Waters was particularly critical of Carson for exposing homeless programs, including those providing housing for victims of domestic violence, to financial harm.
A spokesman for Carson did not immediately respond to a request for comment.
The shutdown has stopped vital funding allocations for public housing repairs, new housing voucher applications and even the processing of post-disaster housing requests from Puerto Rico and several hurricane-ravaged states.
HUD officials often play down concerns about the impact of funding decisions on poor people. But privately, they too are growing increasingly concerned that some tenants and local groups that rely on funding from the department could be stranded if the shutdown lasts even a few more weeks.
Smaller organizations, especially those that serve rural areas, are particularly vulnerable because they often lack endowments, cash reserves or lines of credit that their big-city counterparts can tap.
“We are providing services without getting paid for those services, and eventually that is going to catch up with us,” said Adrienne Bush, executive director of the Homeless and Housing Coalition of Kentucky, which relies on a $1 million federal grant that covers about half its expenses each year.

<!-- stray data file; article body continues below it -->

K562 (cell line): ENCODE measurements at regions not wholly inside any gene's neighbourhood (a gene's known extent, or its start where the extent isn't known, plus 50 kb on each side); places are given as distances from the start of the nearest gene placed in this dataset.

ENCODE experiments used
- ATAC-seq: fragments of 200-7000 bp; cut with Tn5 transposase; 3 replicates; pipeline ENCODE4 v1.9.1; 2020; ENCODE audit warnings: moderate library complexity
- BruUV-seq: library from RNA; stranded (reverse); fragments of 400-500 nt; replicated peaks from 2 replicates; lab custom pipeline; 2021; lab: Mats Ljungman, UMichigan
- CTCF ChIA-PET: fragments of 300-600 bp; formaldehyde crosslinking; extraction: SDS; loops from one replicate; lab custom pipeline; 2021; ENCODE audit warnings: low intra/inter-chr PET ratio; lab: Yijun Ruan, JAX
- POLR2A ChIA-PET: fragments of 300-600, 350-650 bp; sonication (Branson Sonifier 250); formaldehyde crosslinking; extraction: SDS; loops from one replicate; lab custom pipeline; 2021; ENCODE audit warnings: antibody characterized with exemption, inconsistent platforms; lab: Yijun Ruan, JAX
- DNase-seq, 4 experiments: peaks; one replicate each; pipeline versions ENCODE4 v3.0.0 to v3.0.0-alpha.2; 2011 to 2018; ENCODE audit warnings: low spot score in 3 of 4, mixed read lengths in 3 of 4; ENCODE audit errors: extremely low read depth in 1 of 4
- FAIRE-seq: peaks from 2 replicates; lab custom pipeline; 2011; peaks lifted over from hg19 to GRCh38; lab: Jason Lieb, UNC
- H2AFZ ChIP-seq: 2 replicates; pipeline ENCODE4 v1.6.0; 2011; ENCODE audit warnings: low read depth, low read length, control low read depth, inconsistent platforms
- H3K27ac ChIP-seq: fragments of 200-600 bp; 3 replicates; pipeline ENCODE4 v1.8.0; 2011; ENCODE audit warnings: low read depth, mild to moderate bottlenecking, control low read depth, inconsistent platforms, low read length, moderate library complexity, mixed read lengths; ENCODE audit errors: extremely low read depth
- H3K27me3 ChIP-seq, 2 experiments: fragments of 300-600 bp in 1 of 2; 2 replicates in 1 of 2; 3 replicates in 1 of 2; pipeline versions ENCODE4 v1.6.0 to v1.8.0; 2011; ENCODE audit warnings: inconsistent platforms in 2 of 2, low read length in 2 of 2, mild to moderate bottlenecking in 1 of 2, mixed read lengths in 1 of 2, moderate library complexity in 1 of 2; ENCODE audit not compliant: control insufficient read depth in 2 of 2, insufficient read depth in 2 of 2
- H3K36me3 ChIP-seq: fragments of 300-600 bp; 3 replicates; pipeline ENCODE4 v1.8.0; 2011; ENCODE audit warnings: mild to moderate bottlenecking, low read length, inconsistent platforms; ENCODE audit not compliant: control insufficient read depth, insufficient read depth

Bush’s group has not received its January payments, and still has not gotten some of the money it was owed from providing services in 2018. To cover the gap, she has begun to tap a $75,000 cash reserve.
Bush will soon have to stop paying some landlords, which could lead to evictions. To minimize the fallout, she has started to compile a list of owners willing to forgo payments for an extended period.
She sent a letter pleading for help to Sen. Mitch McConnell, R-Ky., the majority leader. Bush said the shutdown was putting “people’s lives at risk.”
She received an eight-word response and no commitment to help.
“I’ll be sure to pass on your concerns,” Tiffany Ge, McConnell’s legal counsel, replied in an email to Bush.
A spokesman for McConnell said the senator would send a written response to Bush’s group and champion Trump’s latest offer to reopen the government — giving temporary protections to roughly 700,000 young immigrants in the country illegally in exchange for $5.7 billion for a border wall.
House Democrats have already rejected the president’s proposal.